John A. Andrew


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John Albion Andrew was born in Windham, Maine on May 31, 1818.  He studied at Bowdoin College and in 1840 set up his first law practice in Boston.  In 1848, John A. Andrew married Eliza Hersey of Hingham, Massachusetts, and four of their five children were eventually born here. The Andrew family had houses in Hingham on both Main and Summer Streets.  Andrew loved living in Hingham, feeling that it was his true home and was where he belonged.

It was during the 1840s that Andrew became involved in public life.  He was a leader of the Massachusetts Free Soil Party in the late 1840s and early 1850s, then became an important early supporter of the Republican Party.  During the 1850s he was elected to the office of Massachusetts State Representative where he used that position and his skills as a lawyer to leverage the cause of abolitionism.  He opposed the Fugitive Slave Law and became involved in several fugitive slave cases.  He was also active in the Boston Vigilance Committee.  The members of the Committee were known for raising money to pay for the legal fees of fugitive slaves, as well as to provide them with shelter.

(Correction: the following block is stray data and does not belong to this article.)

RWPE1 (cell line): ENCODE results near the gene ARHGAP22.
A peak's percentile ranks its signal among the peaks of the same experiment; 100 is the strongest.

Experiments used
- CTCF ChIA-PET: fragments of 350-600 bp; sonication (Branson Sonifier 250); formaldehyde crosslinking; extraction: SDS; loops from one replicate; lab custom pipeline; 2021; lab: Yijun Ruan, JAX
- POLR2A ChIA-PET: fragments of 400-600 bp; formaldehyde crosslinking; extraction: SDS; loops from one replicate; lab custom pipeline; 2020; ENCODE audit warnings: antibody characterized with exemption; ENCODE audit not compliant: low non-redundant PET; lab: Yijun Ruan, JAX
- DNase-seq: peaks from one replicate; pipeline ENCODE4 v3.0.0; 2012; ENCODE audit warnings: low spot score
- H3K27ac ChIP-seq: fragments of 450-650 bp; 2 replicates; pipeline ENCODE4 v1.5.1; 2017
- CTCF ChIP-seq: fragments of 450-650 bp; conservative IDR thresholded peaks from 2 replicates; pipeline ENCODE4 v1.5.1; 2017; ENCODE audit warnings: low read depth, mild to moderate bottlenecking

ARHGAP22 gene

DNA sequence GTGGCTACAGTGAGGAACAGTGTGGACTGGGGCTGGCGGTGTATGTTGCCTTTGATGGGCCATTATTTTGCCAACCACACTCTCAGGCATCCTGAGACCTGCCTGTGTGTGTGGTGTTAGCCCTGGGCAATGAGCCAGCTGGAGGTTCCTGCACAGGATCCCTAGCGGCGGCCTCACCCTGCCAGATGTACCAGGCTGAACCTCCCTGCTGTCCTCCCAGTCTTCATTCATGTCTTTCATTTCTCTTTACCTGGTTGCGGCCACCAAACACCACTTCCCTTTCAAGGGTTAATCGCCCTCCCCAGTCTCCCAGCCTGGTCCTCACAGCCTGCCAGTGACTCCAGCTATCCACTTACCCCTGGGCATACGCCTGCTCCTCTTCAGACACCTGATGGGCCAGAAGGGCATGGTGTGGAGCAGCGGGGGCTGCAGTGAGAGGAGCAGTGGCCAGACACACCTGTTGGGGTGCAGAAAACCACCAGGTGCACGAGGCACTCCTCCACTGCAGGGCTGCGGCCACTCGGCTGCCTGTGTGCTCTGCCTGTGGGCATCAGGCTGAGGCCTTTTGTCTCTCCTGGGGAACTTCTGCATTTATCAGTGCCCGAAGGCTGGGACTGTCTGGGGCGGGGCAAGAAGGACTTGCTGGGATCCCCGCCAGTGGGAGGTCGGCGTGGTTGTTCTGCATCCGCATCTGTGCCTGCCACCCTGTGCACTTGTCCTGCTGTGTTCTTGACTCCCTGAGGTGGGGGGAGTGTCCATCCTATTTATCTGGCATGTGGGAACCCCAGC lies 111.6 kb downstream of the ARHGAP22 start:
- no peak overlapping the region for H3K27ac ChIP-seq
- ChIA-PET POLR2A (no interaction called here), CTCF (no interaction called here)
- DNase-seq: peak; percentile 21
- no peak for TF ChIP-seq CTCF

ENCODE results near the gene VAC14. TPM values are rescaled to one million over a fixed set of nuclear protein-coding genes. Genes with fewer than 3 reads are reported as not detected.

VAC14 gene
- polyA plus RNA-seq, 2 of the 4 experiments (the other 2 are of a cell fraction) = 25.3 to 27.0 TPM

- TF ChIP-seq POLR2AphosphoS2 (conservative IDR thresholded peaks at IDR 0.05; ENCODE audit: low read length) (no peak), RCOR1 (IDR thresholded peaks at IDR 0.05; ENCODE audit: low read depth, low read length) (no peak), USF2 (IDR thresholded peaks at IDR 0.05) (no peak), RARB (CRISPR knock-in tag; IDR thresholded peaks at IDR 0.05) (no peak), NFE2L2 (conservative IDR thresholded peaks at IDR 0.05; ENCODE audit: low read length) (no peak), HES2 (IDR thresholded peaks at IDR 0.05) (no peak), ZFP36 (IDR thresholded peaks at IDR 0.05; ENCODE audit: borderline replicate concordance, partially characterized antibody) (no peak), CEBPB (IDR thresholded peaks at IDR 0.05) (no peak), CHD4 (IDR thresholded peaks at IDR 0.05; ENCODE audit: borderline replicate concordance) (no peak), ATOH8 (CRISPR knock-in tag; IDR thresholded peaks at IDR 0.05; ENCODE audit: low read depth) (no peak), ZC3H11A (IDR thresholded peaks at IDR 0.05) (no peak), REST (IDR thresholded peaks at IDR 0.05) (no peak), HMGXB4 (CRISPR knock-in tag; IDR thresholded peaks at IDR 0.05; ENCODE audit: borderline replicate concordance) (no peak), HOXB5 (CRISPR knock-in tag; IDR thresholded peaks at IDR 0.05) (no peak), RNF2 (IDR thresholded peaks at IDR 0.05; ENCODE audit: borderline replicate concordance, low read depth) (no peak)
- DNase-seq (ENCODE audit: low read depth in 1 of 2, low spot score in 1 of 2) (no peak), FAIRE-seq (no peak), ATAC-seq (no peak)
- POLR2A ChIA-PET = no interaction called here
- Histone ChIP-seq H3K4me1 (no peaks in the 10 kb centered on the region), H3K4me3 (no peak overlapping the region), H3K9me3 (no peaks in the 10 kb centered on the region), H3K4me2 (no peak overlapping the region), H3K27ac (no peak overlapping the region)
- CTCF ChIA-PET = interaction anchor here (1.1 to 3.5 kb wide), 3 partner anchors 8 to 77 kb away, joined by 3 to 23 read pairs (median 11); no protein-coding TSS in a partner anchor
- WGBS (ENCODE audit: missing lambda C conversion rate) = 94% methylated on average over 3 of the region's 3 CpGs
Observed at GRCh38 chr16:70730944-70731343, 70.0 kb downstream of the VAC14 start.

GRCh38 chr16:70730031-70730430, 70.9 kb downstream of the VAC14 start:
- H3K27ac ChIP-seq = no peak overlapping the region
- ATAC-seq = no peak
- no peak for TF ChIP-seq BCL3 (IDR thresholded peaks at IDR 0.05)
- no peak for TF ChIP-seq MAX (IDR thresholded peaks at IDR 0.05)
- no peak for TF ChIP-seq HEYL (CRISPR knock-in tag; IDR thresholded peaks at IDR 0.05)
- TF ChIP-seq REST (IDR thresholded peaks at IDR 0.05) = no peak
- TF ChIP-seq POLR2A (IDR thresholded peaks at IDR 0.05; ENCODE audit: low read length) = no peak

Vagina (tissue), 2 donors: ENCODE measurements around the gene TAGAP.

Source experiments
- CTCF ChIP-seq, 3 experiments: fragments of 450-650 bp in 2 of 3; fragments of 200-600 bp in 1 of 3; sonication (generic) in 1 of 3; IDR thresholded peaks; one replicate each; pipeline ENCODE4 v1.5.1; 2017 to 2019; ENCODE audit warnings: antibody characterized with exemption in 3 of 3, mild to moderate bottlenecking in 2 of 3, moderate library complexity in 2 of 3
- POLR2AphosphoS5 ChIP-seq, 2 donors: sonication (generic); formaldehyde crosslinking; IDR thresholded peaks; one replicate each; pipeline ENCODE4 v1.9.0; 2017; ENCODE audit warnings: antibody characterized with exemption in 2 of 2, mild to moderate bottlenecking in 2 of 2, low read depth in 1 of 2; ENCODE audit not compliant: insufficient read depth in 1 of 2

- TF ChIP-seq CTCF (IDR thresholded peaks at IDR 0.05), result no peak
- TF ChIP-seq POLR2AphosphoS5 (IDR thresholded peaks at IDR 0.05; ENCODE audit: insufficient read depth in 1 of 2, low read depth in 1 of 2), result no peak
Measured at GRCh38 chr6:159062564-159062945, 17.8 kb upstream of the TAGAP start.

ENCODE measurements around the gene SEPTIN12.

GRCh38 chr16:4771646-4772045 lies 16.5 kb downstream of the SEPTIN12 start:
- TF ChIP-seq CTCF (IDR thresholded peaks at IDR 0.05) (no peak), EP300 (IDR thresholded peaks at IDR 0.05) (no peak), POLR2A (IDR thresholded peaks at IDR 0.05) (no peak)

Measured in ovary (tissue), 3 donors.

Andrew was elected Governor of Massachusetts in 1861 after having been nominated by the largest majority in the history of the Commonwealth and served until 1865.  Governor Andrew was highly supportive of preserving the Union and stopping the spread of slavery.  One of his first acts as Governor was to place troops in a state of readiness  in order to provide aid to the Union, should it become necessary.  On April 15th President Lincoln made an appeal for 75,000 troops to defend the capital. Due to Andrew’s forethought, it was the soldiers from Massachusetts who were the first to arrive and the first to fight in the Civil War. 

Continuing his fight for abolitionism, Andrew was an early advocate for the emancipation of slaves during the war.  In 1863, after President Lincoln freed the slaves in the rebellious Confederate States of America, Governor Andrew immediately implored the government to allow for the creation of a regiment composed of black soldiers.  This had been denied to these men thus far.  He was successful, and the famous 54th Massachusetts Regiment was formed (see the image to the right for more information).  As the Civil War drew to a close, Andrew began to voice his opinion that there should be reconciliation with the South rather than severe punishment.  Because of these actions, Andrew became one of the most famous of the so-called “war governors.”

After the war, Andrew decided to return to his private law practice so that he would have time to enjoy his family life.  Throughout his years living and working in Massachusetts, Andrew was known as a kind man with a strong conscience and a sense of nobility.  He died of apoplexy on October 31, 1867 at the age of 49.